Sean Mahon: Rising with the Bar
Following the succession of stirring plays imported by The National Theatre of Great Britain comes Olivier Award-nominated The Seafarer by author Conor McPherson (The Weir, Shining City). It's Christmas Eve and five men find themselves at high-stakes and the mercy of myth, game-playing, brotherhood and the drink. Among these fateful fellows is Nicky, portrayed by New York-based Irish actor, Sean Mahon.
BroadwayWorld.com's own News Desk Editor, Eugene Lovendusky, had the pleasant opportunity to phone-chat with Sean while he took a brief break near the ice-skaters in Bryant Park between rehearsals and a Friday evening performance.
Sean discusses the privilege he feels in working opposite such polished and talented leading men, the honor of shaping McPherson's poignant script, and his passion for going wherever his work takes him
Eugene Lovendusky: Congratulations on your Broadway debut. How does it feel?
Sean Mahon: Humbling and exciting at the same time. We began previews last Tuesday, rehearsals started four-weeks ago. It's certainly full-on and full-throttle. You don't get a chance to sit back and relax because this is the point where we're tweaking things to see what works and what doesn't work; so the level of concentration is very focused. But who wouldn't be happy with this? It's a great opportunity and a really great piece of writing. I'm just really very fortunate. That's all I can say
Eugene: Tell me a little bit about the writing The Seafarer is being described as chilling with the arrival of a stranger and Heavy Drinking and the power of Irish myth so what kind of emotional or mental-ride does Conor McPherson's script bring the audience on?
Sean: It's very much an exploration of the human condition and how different people react and respond to their lives. And what they present to the world, in terms of who they are as characters and what is going on behind the mask, in terms of what demons their holding and how that interacts. It's very much a character-based play. Conor's writing is almost musical and paints pictures at the same time. It's a joy as an actor to be able to say the words. It's very conversational but at the same time, tells a story. It's a piece that is so interactive, and relies so much on these five men in the room, that I think will appeal to the life experiences every person has, in some small way. Every aspect of the play will in some way touch somebody or they'll know someone that has a likeness very representative of real life.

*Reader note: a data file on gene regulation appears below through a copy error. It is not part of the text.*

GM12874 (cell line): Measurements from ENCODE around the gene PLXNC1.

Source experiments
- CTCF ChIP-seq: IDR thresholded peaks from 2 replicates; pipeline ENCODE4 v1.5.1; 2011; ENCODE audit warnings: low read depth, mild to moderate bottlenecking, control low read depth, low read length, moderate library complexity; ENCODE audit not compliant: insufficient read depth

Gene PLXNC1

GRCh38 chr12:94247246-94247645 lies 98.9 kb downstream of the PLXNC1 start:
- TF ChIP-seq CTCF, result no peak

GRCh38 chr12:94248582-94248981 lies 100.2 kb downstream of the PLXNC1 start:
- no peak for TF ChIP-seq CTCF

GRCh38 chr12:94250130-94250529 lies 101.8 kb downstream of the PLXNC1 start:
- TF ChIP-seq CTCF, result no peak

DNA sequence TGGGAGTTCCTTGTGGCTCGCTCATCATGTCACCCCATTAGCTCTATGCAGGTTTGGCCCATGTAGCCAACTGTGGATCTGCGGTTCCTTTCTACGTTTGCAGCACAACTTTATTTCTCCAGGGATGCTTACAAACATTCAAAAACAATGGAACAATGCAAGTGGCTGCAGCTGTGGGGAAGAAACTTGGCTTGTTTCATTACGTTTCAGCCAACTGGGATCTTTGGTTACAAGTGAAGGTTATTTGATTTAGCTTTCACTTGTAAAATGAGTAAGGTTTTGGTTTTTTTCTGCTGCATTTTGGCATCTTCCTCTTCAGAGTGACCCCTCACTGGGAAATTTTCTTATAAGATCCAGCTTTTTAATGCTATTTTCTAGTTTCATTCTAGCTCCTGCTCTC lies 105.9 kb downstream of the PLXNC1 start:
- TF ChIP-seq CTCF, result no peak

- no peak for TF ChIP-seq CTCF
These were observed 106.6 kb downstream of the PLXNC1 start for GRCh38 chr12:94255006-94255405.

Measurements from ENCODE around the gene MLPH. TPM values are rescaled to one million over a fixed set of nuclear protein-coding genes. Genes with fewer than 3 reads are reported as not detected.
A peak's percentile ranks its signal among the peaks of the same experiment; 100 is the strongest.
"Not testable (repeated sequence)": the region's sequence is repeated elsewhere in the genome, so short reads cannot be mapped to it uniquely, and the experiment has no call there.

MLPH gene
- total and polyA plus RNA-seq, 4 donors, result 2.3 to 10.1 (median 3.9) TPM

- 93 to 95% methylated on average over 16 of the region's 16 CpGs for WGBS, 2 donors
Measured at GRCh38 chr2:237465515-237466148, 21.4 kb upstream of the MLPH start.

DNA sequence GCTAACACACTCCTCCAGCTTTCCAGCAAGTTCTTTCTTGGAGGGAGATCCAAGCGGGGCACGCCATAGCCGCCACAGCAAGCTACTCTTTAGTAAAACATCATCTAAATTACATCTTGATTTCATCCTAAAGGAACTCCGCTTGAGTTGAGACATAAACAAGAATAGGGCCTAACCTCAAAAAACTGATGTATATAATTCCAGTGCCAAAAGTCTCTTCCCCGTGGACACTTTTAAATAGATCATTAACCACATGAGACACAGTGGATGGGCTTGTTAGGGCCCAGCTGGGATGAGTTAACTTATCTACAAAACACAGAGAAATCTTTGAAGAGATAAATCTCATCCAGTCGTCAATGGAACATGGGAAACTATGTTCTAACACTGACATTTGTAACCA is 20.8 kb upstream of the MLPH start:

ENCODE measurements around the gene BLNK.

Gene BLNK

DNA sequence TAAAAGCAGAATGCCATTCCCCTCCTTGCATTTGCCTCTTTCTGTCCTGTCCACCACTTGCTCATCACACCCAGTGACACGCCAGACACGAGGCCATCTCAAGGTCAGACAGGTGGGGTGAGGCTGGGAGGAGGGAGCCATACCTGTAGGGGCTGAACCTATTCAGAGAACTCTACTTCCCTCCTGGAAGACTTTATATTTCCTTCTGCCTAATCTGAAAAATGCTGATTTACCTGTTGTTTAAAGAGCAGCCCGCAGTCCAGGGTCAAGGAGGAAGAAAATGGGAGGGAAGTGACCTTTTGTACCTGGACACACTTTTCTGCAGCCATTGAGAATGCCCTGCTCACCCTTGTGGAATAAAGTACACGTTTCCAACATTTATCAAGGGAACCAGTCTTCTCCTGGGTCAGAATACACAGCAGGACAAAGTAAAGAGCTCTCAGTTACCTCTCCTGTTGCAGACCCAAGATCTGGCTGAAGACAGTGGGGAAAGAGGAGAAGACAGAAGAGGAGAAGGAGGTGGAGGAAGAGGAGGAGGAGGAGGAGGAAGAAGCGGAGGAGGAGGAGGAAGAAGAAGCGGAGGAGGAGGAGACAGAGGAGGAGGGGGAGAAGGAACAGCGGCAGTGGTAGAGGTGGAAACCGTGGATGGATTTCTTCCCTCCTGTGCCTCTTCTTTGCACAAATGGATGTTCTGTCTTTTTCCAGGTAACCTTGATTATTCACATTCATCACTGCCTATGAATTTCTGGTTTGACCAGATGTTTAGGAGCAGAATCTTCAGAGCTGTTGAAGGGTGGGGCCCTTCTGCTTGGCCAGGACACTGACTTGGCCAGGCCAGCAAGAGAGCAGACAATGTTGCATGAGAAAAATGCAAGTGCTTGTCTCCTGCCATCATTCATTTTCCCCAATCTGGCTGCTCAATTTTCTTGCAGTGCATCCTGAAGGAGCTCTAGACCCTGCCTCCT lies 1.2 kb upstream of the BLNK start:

Eugene: What about your character, Nicky Giblin? How does he fit into it all?
Sean: I don't want to give too much away There are five characters in the play, and it revolves around two brothers, Richard and Sharky. Nicky is one of Richard's friends that comes to play cards on Christmas Eve with them. Nicky is I wouldn't say happy-go-lucky but he certainly has a positive outlook on life, and tries his hand on many many many jobs and does is not very successful. And I wouldn't say he's not loved or respected by a lot of people, but he's certainly not a deep thinker. He's very reactive and moves very very fast. He presents a persona to the world that's very flash and in-control of situations, but underneath it all, he has his own set of problems concerning gambling and alcohol.